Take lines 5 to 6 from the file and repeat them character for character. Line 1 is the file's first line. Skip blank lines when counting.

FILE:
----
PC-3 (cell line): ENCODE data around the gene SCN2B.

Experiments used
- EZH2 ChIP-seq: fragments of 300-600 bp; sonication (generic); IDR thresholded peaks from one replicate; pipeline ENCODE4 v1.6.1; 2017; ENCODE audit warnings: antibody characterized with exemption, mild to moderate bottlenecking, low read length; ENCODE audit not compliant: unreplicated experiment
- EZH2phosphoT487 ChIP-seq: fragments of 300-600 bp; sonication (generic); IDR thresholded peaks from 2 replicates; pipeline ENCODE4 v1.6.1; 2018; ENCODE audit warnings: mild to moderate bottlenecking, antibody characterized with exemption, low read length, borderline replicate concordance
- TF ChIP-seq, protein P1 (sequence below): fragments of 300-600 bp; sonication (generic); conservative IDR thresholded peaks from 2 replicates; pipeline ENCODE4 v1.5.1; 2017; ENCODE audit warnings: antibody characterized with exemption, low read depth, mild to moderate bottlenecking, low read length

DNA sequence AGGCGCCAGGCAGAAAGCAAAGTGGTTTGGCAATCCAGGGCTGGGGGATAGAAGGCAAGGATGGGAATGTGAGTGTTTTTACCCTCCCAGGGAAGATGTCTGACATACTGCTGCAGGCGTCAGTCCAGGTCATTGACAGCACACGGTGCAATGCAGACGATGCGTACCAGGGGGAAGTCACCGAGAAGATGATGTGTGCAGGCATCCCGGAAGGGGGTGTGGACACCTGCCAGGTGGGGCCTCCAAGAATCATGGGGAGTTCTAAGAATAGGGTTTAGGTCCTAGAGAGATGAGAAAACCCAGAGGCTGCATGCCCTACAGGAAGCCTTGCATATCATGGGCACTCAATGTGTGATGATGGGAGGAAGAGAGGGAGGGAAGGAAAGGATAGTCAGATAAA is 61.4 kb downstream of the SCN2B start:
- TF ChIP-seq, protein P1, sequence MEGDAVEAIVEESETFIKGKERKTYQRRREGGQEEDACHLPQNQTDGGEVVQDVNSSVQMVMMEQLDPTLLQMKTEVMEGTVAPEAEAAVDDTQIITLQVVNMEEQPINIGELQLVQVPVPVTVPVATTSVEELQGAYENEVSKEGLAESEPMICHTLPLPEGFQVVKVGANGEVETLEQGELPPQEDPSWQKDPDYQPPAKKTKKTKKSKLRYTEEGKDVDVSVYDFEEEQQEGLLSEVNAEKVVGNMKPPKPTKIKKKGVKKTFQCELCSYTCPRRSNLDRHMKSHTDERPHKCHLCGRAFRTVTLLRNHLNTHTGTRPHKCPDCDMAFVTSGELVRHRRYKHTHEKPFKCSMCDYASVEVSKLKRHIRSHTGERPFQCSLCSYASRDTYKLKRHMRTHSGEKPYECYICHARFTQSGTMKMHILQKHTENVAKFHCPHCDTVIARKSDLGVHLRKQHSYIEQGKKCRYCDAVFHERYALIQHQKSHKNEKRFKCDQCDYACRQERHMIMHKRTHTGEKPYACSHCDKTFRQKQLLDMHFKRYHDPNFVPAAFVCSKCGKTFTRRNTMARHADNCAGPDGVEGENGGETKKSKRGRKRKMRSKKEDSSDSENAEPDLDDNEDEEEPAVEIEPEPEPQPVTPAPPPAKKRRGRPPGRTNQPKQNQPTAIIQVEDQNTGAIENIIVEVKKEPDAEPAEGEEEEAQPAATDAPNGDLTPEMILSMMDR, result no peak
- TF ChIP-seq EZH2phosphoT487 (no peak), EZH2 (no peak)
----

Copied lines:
- TF ChIP-seq, protein P1 (sequence below): fragments of 300-600 bp; sonication (generic); conservative IDR thresholded peaks from 2 replicates; pipeline ENCODE4 v1.5.1; 2017; ENCODE audit warnings: antibody characterized with exemption, low read depth, mild to moderate bottlenecking, low read length

DNA sequence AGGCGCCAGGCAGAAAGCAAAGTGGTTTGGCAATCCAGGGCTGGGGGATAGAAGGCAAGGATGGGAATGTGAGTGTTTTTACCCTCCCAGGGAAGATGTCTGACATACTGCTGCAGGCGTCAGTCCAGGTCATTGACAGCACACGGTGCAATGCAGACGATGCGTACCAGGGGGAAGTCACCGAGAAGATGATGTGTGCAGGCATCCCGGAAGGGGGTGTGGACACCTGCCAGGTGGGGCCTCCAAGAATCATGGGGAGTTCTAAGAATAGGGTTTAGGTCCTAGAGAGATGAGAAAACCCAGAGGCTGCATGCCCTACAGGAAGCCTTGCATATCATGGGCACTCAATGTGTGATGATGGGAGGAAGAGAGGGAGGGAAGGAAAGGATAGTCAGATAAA is 61.4 kb downstream of the SCN2B start: